A tiny parasitic wasp injects a virus into ladybugs that turns them into zombie bodyguards for its young, a new study says.
The discovery of Dinocampus coccinellae's secret biological weapon, and its bizarre effect on the spotted lady beetle Coleomegilla maculata, reveals a devious new "mind control" strategy used by parasites. (Read "Mindsuckers" in National Geographic magazine.)
The newly described D. coccinellae paralysis virus (DcPV for short) marks the first known virus or other microorganism "involved in a behavioral manipulation that benefits another species," said study co-author Nolwenn Dheilly, a biologist at Stony Brook University in New York.
After being injected into the ladybug along with the wasp's egg, the virus replicates inside the growing wasp grub, which feeds on the insect's fluids.
Then, when the grub is ready to emerge and pupate, the virus infects the ladybug, causing paralysis.
Although the study team was able to detect the virus only in the ladybug's brain, "we believe it is able to infect the whole nervous system," said Dheilly, whose research appears February 11 in the journal Proceedings of the Royal Society B.
Once immobilized, the ladybug stands guard over the silk cocoon its former unwelcome guest has spun beneath it.
Since ladybugs are predators and contain toxic fluids, they make decent bodyguards, but the DcP virus may actually enhance their deterrent effect by making them twitch. (Related: "Pictures: Wasps Turn Ladybugs Into Flailing 'Zombies.'")
Dheilly thinks the virus is responsible for this twitching behavior, even if the link is yet to be demonstrated.
"Tremors are associated with many neurodegenerative disorders," she said. "Indeed, the virus load could directly participate in the duration of the paralysis and the tremors" seen in zombified ladybugs.
While a few parasitic wasps are known to use viruses as weapons, these so-called polydnaviruses are different from DcPV in that they're thought to help knock out the immune defenses of caterpillars and other host animals. (See more photos of zombie parasites.)
Another key difference is that polydnaviruses have co-evolved with their particular wasp species in such a close way that their DNA is integrated within the genome of the wasp. Given this, some scientists question whether such viruses can even be called viruses.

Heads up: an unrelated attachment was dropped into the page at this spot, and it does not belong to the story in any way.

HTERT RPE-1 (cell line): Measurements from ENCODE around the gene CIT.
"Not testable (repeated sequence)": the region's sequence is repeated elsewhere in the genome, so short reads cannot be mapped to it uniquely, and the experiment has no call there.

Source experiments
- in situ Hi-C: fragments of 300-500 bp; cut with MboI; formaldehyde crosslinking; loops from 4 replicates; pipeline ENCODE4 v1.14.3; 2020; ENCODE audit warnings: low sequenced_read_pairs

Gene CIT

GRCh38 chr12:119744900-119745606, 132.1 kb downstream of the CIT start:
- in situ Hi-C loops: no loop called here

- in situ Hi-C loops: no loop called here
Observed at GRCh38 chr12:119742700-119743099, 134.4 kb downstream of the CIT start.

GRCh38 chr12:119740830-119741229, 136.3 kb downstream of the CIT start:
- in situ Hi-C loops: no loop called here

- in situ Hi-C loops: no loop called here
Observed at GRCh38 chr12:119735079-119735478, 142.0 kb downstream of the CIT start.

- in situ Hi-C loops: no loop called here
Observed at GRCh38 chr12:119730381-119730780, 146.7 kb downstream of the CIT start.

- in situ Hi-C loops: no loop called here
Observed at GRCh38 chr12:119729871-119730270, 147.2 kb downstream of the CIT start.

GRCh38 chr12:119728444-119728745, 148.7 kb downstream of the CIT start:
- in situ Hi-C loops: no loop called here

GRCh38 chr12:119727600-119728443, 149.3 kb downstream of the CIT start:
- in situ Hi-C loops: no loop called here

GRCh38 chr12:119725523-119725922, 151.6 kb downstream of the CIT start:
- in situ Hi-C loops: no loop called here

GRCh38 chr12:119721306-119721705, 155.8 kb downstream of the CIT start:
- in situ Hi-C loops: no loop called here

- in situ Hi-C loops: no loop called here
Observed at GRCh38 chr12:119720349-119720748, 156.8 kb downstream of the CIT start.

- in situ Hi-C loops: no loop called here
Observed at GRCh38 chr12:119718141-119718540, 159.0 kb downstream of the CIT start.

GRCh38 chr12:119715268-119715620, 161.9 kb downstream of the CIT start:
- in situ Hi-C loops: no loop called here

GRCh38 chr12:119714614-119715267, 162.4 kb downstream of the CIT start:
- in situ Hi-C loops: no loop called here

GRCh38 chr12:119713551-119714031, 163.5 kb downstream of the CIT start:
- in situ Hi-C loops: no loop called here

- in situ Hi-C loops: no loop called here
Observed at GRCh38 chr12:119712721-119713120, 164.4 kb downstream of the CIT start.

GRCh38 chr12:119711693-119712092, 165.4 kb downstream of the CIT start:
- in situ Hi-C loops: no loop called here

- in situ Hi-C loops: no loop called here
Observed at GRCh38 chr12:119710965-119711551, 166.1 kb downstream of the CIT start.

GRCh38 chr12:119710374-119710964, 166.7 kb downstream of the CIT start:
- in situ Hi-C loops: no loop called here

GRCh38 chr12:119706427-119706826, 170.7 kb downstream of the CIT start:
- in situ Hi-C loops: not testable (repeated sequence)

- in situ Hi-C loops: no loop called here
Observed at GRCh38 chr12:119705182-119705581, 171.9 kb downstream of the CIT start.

DcPV, in contrast, is a "free virus" and belongs to a group not previously known to manipulate hosts for the benefit of its parasite, according to Michael Strand, professor of entomology at the University of Georgia's Department of Genetics in Atlanta.
Strand, who wasn't involved in the new study, described the findings as "fascinating" and said that he suspects such viruses may be quite widespread.
But, he cautioned, the data presented in the study "do not definitively show that the alterations in host behavior are strictly due to DcPV."
Study co-author Dheilly concedes that more studies are needed to determine the exact roles of the virus and the wasp in controlling the ladybugs. (Also see "'Zombie' Roaches Lose Free Will Due to Wasp Venom.")
"It is probable that both DcPV and D. coccinellae are necessary to successfully trigger the bodyguard behavior," she said.
It's also unclear if the wasps are able reproduce successfully without DcPV, or whether their sinister alliance is one that wasp and virus both need equally in order to thrive.
Nor is it known if the virus has any negative impact on the wasps. Since all the wasps in the study tested positive for DcPV, "we don't know what a wasp looks like without the virus," added Dheilly, who conducted her research while at the University of Perpignan in France. (Explore an original interactive of mindsucking parasites.)
As for those ladybugs, it's not all bad news. Remarkably, despite having their insides eaten and then being zombified, around a third recover from their ordeal.